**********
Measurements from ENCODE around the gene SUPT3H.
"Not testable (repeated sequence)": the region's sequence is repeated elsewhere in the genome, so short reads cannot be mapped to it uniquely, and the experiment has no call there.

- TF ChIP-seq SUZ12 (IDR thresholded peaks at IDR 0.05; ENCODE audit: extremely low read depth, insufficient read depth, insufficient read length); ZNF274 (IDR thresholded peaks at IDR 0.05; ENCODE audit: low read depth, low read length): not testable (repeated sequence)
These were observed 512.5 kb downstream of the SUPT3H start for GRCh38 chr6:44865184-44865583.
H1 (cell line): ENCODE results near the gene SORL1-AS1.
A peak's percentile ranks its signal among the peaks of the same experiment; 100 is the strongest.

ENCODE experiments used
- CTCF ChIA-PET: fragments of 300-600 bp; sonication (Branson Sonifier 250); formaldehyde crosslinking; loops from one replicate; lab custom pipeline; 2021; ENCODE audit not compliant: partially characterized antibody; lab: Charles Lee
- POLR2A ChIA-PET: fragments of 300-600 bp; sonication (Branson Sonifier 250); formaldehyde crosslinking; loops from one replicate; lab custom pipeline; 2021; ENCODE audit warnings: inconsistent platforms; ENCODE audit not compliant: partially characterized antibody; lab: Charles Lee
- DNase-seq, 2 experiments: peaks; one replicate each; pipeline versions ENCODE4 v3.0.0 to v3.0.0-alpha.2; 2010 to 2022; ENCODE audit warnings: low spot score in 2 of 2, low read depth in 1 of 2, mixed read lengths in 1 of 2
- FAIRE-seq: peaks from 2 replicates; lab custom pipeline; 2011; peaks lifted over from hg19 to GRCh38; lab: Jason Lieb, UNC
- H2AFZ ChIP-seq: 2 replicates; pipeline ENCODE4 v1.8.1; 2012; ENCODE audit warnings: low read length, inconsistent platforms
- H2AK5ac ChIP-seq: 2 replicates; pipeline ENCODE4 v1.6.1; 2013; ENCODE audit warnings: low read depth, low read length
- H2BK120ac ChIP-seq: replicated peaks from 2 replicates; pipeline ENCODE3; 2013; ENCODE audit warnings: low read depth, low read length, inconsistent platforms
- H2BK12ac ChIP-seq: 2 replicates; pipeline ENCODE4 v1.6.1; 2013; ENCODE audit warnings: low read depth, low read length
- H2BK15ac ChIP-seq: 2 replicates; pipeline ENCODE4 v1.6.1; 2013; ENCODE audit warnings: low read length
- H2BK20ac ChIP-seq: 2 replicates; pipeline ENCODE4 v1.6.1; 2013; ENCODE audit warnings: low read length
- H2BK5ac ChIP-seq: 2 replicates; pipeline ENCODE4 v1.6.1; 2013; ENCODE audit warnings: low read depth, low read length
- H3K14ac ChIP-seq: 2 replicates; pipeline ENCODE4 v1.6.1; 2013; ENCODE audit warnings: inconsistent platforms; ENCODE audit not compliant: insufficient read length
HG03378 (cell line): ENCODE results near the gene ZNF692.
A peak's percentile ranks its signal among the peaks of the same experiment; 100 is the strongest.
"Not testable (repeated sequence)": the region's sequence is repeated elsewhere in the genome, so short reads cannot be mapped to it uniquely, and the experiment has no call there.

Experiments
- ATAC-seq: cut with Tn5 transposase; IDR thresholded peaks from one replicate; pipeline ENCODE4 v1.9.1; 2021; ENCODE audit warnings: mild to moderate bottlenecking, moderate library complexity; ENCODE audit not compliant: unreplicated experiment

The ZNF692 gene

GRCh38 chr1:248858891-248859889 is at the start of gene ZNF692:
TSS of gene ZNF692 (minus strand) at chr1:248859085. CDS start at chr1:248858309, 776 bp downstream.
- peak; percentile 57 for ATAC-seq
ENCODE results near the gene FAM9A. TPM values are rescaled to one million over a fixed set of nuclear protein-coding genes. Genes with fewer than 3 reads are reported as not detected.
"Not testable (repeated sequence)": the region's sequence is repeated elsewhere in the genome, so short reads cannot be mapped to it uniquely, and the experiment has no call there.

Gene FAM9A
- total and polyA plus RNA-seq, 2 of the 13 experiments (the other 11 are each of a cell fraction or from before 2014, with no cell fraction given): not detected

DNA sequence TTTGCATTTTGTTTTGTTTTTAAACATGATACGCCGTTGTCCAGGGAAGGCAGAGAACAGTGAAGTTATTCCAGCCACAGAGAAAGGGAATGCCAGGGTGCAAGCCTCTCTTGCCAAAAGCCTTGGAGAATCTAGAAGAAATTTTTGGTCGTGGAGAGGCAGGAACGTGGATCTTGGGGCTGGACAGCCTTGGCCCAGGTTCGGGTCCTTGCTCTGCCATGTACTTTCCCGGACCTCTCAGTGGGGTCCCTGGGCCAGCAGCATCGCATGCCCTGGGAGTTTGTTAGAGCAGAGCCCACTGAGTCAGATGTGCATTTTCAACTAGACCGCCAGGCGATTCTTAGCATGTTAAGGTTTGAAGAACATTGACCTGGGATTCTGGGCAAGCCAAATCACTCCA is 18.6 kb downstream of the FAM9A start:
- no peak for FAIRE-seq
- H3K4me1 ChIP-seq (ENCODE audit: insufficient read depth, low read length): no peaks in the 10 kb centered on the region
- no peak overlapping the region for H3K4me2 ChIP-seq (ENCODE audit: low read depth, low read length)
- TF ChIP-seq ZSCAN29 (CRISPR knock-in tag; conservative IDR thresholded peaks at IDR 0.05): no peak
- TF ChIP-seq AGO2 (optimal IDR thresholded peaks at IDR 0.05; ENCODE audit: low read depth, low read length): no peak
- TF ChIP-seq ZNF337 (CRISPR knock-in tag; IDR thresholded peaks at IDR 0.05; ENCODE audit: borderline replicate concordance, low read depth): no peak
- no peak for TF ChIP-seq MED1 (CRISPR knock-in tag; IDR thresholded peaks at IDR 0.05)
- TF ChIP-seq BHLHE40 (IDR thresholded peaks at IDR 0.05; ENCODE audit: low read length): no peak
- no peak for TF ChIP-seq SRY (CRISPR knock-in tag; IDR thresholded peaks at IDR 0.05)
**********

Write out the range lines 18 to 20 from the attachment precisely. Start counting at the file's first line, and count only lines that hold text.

- H2BK5ac ChIP-seq: 2 replicates; pipeline ENCODE4 v1.6.1; 2013; ENCODE audit warnings: low read depth, low read length
- H3K14ac ChIP-seq: 2 replicates; pipeline ENCODE4 v1.6.1; 2013; ENCODE audit warnings: inconsistent platforms; ENCODE audit not compliant: insufficient read length
HG03378 (cell line): ENCODE results near the gene ZNF692.